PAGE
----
The Southeast Review will publish a review-essay I wrote looking at recent books by Carrie Lorig, Ariana Reines & Carina Finn. After I finished the review, however, I realized I was at least equally interested in the aesthetics & mechanisms of the publishers behind these books, as I was in the content. As publisher of H_NGM_N, I’m often making decisions & choices, trying to forge ahead, trying not to fall behind. And while I may know why I do what I do, it occurred to me that I know very little about why other people do what they do. So, I reached out to each of the publishers with a very targeted back-&-forth interview exchange in mind, a few quick questions to get behind the scenes a bit which I hoped would also help inform my reading of the works they produced.
In the following interview (conducted sporadically from early July through early September, 2013), I talk with the shadowy secret society known as Spork, publishers of Thursday by Ariana Reines. What started as an email exchange jumped almost immediately to a Google Doc, allowing all of the various tines of the Spork to check in, to comment, to correct, to dissemble.
I wasn’t surprised that my Monday post, which was ultimately about reading & applying some ideas from Viktor Shklovsky’s Theory of Prose, mostly generated conversation about Tao Lin and the New Sincerity. I knew that would happen even as I wrote it. So I thought I should take a post to clarify my thoughts on “the whole NS thing.” What follows will be a mix of fact and personal reflection.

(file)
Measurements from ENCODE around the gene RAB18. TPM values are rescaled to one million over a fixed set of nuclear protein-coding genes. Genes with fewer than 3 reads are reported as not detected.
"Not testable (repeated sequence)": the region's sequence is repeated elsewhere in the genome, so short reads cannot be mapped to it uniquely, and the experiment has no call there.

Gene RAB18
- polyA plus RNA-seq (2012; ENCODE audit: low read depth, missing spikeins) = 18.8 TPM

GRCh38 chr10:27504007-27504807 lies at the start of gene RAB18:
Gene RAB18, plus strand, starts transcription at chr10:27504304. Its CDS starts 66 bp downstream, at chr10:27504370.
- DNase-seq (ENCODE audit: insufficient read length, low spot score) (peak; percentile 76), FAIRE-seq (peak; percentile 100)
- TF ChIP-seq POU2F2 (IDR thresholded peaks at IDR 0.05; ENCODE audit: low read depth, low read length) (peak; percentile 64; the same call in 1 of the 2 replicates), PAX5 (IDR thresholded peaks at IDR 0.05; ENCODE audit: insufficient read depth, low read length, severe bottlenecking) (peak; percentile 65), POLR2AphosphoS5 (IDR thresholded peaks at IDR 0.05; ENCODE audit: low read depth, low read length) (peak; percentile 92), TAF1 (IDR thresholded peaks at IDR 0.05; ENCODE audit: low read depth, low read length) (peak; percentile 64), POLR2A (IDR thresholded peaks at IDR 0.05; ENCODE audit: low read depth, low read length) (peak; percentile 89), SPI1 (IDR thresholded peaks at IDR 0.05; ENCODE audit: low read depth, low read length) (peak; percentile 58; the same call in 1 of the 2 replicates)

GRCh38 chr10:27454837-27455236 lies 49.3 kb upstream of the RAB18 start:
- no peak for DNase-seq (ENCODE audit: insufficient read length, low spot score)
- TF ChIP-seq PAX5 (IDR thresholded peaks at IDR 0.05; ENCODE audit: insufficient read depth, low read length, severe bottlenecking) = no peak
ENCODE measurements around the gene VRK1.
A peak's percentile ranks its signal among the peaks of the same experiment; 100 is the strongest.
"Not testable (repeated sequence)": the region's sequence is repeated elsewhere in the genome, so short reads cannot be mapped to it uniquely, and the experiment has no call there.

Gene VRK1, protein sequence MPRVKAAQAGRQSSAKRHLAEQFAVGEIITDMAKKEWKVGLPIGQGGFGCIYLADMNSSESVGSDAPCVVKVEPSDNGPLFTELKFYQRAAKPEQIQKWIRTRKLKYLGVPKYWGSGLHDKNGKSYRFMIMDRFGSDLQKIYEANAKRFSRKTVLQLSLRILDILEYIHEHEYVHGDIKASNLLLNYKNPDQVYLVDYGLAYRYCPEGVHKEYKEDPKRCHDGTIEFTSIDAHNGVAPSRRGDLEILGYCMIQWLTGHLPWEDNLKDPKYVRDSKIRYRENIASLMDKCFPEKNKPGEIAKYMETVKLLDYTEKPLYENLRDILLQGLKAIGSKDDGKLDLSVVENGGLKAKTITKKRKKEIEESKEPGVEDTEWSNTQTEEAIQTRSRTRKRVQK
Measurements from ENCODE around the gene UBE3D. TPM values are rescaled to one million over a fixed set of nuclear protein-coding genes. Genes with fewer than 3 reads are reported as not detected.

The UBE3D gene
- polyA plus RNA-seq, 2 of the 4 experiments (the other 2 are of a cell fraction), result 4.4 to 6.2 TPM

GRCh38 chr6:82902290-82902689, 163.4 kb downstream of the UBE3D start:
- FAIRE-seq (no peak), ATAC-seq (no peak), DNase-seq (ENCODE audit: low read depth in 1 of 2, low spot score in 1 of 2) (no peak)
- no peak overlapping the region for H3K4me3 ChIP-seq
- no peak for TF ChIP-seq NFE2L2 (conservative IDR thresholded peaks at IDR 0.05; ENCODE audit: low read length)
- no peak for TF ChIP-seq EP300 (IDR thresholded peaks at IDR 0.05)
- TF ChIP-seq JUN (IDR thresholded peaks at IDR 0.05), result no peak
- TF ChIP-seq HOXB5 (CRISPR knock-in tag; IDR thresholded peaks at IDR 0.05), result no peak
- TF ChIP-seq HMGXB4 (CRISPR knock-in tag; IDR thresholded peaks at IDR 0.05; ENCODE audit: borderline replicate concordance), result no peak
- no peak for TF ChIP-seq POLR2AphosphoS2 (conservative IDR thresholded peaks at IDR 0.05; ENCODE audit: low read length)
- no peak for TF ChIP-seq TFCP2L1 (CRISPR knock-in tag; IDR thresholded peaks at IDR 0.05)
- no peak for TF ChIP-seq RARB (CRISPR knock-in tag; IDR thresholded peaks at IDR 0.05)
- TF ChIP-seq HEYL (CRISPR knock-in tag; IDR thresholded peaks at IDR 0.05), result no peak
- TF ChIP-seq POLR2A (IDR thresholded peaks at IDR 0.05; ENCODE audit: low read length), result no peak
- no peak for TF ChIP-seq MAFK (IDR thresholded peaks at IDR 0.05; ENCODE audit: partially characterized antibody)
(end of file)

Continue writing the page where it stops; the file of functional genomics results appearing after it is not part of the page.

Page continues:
In the first post in this series, I outlined Viktor Shklovsky’s fundamental concepts of device (priem) and defamiliarization (ostranenie) as presented in the first chapter of Theory of Prose, “Art as Device.” This time around, I’d like to look at the start of Chapter 2 and try applying it to contemporary writing (specifically to the New Sincerity). As before, I’m proposing that one can actually use the principles of Russian Formalism to become a better writer and a better critic.
Big Bright Sun
by Nate Pritts
100 pages / $16 Buy from Amazon
Nate Pritts’s Big Bright Sun celebrates witness, of one’s self and the self’s relationship to the world.
September 16th, 2011 / 11:00 am